A Lenten Catholicon

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I needed worship on Sunday. My spiritís well had run dry. My heartís joy had been depleted.

But Sunday restored my hope. There was such a hum rushing through the pews the way water seeps through cracks. We, as a family of faith, had gathered to worship, to share life, and to break bread. We, as a family of faith, lived into what I think is our best gift that we can offer to Lincoln and one of the most important in our missional identity: hospitality.

As yíall know we hosted the choir from Lincoln College. Yet I think many of you would agree that in the end, they hosted us. Their singing possessed a peacefulness that penetrated the solemnity that Lent can sometimes posses. They gave us a break from our Ďnormal routineí and they took us down to the river where we were able to drink deep from Godís goodness and mercy.

On Sunday, I believed a part of us was healed. Did you know the church can do that? Did you know that the church can heal? Did you know that the church is actually called to bring healing to the world? Did you know that you cannot only participate in this healing but also receive it?

Did you know that God wants to heal you? From whatever is troubling. From whatever burden you are carrying. From that broken heart. From the bad news you received. From the doubt that you arenít as good as your siblings. From the busy life you have taken on without knowing. From burn out. You get the point.

All of this reminds me of an interaction Jesus had at a well with a Samaritan woman. Perhaps you remember it. It is high noon and Jesus stops to get a drink of water while the disciples go ahead into the city to do what disciples do. At the well Jesus meets a woman and asks her for a drink.

From there the interactions go something like this:
Woman: You are asking me, a Samaritan, to get you, a Jew, a drink? No way.
Jesus: If you knew who I was, you would. Youíd never have to drink again, actually.
Woman: Ha! You donít even have a bucket. So please, give me this living water. (Giant eye roll!)

The interaction gets a little strange. Jesus invites/tells her to go get her husband. She canít and Jesus reveals that he knows her history. Most sermons will depict this woman as a prostitute of sorts. But this isnít necessarily the case. She is more likely widowed or abandoned, because men often did that in 1st century culture.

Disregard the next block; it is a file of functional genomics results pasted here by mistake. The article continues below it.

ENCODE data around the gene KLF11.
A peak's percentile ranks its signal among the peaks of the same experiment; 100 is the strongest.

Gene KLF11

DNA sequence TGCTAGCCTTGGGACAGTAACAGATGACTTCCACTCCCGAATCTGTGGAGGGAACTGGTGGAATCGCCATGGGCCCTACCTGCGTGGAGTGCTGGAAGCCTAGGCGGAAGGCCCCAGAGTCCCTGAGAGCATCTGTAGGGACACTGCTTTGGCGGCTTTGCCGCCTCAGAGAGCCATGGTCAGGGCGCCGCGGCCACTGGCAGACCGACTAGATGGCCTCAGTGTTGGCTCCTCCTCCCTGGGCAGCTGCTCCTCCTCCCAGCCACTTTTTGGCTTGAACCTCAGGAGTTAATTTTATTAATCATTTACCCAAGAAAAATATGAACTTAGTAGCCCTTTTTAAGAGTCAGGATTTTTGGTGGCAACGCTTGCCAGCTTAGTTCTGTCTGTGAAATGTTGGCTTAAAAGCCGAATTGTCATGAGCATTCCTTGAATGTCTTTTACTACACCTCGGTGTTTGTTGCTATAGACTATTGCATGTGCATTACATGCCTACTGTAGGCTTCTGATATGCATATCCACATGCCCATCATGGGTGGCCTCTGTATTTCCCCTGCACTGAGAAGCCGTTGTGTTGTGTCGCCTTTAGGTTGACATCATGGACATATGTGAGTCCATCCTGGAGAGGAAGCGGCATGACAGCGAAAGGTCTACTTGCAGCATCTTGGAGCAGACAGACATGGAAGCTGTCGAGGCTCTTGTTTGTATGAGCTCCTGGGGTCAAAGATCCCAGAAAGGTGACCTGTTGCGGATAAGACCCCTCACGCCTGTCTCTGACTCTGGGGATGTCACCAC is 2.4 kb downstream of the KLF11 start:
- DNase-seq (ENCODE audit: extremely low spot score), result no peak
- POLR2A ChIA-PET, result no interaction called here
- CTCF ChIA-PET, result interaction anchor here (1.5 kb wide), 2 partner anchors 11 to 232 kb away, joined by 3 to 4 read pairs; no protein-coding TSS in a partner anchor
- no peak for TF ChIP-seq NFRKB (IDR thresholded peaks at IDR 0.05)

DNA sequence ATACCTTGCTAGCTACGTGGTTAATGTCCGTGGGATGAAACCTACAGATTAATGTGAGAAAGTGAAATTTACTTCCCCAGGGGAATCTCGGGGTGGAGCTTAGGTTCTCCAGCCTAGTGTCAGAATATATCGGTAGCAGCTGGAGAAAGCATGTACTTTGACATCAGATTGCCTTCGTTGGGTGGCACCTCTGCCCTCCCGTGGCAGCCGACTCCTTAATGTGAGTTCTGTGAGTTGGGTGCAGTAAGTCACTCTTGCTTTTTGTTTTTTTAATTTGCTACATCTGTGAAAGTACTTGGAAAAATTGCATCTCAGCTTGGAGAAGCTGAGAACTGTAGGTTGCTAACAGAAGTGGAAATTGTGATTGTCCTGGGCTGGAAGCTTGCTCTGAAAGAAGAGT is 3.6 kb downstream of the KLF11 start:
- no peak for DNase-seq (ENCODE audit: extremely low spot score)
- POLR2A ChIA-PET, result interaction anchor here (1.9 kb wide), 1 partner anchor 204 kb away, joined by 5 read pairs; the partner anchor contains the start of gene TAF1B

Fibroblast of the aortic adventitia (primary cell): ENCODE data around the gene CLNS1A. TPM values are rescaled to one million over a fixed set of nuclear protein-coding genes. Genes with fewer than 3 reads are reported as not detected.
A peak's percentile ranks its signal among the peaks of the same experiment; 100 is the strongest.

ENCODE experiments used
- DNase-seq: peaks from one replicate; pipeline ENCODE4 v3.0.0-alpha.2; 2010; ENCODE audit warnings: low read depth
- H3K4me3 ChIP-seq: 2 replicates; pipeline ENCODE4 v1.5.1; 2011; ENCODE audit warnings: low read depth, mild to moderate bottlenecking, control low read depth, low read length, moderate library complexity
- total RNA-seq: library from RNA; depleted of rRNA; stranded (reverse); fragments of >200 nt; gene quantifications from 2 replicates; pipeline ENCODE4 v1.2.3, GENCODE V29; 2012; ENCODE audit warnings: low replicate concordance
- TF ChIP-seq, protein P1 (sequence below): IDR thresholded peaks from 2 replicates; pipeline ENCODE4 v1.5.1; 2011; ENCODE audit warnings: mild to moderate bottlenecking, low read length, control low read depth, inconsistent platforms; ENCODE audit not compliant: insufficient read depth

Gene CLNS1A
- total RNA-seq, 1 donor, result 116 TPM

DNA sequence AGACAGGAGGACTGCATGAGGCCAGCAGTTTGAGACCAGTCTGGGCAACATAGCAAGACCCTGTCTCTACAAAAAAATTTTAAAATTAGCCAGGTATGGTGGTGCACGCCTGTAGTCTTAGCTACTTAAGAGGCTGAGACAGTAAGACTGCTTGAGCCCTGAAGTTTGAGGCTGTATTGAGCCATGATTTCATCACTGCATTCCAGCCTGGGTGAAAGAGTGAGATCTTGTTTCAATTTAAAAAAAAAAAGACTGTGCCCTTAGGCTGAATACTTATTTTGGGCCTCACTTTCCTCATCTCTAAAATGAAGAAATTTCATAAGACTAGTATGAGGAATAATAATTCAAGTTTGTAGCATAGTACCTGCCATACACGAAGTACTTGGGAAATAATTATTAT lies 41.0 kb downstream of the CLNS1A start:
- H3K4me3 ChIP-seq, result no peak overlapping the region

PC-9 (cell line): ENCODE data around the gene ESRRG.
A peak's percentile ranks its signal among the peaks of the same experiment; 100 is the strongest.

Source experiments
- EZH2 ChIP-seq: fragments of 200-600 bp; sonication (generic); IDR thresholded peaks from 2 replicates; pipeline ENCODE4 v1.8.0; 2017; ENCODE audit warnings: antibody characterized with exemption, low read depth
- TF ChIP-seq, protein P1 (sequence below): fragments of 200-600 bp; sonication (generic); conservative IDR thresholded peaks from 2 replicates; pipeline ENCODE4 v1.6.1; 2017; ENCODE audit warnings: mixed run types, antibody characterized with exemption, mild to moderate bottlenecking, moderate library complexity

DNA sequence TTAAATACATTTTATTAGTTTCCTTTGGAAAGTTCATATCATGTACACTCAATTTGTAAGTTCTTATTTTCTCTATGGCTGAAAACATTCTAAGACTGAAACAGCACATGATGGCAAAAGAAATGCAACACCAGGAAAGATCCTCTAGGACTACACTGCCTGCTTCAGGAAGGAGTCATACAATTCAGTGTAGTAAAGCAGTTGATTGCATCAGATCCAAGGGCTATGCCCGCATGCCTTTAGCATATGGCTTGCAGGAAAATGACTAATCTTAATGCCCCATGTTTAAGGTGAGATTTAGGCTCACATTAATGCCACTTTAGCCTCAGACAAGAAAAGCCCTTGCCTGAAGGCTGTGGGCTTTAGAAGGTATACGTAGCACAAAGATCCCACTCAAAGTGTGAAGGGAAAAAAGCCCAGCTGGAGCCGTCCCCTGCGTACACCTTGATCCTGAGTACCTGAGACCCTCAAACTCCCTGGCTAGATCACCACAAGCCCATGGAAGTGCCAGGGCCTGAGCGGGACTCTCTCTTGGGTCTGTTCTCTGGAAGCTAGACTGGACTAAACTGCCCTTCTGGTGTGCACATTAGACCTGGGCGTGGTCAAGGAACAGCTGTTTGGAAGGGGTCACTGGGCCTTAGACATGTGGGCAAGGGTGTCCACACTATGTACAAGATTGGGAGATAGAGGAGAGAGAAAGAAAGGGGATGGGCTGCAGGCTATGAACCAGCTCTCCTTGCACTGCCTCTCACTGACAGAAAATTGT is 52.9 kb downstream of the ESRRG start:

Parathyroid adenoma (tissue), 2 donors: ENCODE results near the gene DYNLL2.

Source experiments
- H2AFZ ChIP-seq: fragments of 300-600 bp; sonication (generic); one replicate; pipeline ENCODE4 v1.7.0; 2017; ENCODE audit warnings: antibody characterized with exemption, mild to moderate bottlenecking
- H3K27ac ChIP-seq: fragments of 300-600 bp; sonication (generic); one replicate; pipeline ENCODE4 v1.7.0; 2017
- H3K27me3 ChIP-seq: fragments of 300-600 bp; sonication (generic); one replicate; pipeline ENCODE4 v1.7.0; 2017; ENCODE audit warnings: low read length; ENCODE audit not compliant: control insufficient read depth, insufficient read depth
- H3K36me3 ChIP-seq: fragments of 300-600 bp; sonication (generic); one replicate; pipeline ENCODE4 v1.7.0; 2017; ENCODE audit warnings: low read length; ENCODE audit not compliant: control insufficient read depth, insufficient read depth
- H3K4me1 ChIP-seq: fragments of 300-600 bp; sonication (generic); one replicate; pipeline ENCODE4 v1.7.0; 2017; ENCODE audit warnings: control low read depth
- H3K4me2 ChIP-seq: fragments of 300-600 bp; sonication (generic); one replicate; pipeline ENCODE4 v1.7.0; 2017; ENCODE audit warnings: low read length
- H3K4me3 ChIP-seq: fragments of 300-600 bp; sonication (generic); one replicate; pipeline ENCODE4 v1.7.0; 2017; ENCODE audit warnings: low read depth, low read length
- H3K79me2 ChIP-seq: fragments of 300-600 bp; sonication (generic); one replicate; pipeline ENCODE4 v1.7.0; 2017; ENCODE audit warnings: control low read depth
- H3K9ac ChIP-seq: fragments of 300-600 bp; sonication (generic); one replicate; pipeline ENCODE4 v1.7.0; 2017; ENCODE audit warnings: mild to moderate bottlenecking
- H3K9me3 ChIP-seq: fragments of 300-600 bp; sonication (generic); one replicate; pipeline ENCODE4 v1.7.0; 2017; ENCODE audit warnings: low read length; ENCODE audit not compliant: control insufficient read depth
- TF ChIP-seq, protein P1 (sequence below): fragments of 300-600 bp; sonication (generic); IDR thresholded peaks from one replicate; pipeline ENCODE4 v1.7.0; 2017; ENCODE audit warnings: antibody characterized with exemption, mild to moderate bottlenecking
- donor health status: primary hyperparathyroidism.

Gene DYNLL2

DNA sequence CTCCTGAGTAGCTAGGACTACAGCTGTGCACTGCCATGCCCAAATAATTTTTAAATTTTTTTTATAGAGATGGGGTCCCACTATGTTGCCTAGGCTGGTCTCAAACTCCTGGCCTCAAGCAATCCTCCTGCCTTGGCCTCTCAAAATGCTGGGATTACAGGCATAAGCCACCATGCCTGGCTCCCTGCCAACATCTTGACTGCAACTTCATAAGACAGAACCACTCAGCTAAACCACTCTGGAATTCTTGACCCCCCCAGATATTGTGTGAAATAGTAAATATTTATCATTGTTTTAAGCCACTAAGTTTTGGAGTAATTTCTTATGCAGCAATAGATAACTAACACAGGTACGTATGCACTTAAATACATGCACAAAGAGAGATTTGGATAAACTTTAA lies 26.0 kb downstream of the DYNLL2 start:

What happens next is a healing. The woman was made to be ashamed about who she was: not only a Samaritan woman, who was viewed as an equal to a manís donkey, but also a divorced woman. Jesus shouldnít be talking to her. She wasnít worthy of such acknowledgment.

Jesus has no interest in shaming her. Instead Jesus gazes upon her with sympathetic eyes and extends a word of hope, a word of healing. Jesus is not chastising her or calling her to account; rather he sees her; compassionately naming and understanding her circumstances.

I like what one Lutheran pastor says about this interaction:

While she came to the well to get water, now that she has met Jesus, "who told me everything I have ever done," she leaves her jar -- the token of her present difficult and dependent life -- behind to go tell others. She has, indeed, encountered living water, has been freed by her encounter with Jesus, and wants to share this living water with others.

Sunday I was the woman at the well. I was thirsty and needed my cup filled up. And it was at church, among you, brothers and sisters, that my thirst was quenched. Worship was refreshing and my spirit was renewed. That's what refreshment does for us; it renews our spirits like a cool glass of water, and moves us from scarcity to abundance in all aspects of our lives.

Friends, God wants to heal us. God sits at the well waiting for us to come. God welcomes us.

God welcomes you with open, healing arms.

My question to you is, what are you holding onto that is prevent you from being healed by God?

Name it. Then, leave it at the well.

[Adam Quine, pastor at First Presbyterian Church of Lincoln]


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